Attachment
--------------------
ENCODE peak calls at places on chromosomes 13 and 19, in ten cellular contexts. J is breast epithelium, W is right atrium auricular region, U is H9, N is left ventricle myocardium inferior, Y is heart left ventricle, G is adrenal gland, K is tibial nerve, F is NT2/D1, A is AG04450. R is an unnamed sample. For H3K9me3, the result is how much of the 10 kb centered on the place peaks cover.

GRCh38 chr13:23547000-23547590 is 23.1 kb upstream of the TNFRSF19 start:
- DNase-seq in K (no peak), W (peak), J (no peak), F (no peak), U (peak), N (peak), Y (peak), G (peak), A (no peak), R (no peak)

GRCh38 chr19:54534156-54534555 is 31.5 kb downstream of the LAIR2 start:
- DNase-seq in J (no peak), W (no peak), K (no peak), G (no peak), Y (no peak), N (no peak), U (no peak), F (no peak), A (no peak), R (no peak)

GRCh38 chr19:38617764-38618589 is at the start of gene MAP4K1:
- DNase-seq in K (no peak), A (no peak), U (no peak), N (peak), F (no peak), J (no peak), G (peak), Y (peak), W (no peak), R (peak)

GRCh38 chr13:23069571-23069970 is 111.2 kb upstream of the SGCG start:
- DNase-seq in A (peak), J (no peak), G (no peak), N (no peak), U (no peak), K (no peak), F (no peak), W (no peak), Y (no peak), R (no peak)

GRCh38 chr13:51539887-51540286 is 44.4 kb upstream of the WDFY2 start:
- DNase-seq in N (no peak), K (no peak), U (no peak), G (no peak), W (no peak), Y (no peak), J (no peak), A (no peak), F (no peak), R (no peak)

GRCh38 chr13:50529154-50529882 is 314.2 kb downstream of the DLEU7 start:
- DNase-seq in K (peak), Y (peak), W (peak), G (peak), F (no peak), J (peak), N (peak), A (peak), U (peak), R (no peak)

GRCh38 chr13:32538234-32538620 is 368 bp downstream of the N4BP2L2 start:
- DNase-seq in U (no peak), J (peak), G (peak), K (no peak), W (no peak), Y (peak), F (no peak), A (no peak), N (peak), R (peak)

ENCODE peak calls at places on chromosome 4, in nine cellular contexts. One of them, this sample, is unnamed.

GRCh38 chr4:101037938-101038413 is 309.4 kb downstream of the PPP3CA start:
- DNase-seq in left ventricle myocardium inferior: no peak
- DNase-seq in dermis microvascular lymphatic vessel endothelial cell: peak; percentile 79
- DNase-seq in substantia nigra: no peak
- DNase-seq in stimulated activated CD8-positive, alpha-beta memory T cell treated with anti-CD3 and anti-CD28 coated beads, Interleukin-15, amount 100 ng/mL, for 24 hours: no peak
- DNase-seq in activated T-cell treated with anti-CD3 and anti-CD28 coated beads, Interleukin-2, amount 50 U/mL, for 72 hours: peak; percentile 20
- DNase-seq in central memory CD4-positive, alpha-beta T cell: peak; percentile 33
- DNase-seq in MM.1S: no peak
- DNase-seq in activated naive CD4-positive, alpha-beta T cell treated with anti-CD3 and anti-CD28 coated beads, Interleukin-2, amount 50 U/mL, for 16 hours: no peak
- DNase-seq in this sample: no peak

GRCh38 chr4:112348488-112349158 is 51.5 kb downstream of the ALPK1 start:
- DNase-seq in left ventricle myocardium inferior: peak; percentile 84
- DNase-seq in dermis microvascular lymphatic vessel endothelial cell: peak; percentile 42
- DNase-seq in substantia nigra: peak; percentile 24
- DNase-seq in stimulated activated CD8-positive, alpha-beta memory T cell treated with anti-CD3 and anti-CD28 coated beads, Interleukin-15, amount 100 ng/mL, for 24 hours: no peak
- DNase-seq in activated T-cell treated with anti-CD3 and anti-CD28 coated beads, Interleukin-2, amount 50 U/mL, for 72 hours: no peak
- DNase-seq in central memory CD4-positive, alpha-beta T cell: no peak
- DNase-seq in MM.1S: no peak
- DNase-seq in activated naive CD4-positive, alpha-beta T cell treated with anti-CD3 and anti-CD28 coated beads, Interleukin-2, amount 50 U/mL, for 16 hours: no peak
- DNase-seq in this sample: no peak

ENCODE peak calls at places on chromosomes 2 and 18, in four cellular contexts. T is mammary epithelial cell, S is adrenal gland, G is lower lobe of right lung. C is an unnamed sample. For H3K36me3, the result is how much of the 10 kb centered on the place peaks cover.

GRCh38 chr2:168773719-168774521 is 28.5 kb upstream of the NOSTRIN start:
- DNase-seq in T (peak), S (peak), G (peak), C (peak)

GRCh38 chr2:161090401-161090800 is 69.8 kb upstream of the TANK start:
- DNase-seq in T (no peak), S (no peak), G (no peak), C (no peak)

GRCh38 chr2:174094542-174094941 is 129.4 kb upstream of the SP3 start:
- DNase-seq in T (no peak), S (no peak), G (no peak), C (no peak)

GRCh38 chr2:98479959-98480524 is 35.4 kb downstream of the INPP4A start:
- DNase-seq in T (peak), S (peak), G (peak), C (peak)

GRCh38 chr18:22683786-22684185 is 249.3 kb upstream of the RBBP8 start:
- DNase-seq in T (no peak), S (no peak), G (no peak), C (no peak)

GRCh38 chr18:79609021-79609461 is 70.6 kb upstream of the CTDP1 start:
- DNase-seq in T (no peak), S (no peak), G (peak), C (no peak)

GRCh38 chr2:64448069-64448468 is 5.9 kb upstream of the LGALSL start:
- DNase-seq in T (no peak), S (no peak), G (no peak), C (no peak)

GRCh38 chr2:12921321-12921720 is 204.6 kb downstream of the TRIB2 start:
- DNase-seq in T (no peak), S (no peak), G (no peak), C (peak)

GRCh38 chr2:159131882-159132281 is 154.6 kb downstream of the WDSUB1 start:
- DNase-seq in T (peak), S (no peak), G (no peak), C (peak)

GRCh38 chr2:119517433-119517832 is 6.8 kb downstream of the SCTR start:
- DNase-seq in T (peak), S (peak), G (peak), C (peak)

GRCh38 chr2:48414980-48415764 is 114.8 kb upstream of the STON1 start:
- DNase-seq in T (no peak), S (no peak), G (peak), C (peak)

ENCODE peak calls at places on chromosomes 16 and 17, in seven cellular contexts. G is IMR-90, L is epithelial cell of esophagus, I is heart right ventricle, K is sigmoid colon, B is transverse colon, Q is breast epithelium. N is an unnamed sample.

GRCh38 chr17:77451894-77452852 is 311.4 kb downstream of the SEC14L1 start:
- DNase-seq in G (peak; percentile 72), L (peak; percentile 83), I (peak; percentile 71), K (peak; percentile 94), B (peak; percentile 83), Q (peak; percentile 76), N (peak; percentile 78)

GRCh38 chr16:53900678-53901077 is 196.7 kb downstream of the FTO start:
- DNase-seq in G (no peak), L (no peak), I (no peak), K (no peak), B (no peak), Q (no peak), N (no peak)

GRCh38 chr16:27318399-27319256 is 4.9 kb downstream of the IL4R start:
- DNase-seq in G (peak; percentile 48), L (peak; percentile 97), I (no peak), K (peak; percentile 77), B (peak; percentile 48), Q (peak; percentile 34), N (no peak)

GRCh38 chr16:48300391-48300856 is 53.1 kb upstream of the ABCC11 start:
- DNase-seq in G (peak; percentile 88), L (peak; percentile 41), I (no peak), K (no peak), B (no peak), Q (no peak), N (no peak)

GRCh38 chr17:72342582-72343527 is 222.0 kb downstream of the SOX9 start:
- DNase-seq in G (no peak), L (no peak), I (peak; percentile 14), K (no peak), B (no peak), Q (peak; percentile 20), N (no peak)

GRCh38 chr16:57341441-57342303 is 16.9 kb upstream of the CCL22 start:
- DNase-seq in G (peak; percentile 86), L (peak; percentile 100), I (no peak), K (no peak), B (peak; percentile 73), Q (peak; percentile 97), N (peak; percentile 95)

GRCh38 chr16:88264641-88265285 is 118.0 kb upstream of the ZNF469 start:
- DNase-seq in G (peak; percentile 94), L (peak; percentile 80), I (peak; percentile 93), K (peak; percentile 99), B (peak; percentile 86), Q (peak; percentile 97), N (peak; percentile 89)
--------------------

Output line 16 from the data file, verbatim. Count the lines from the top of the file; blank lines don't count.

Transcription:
ENCODE peak calls at places on chromosome 4, in nine cellular contexts. One of them, this sample, is unnamed.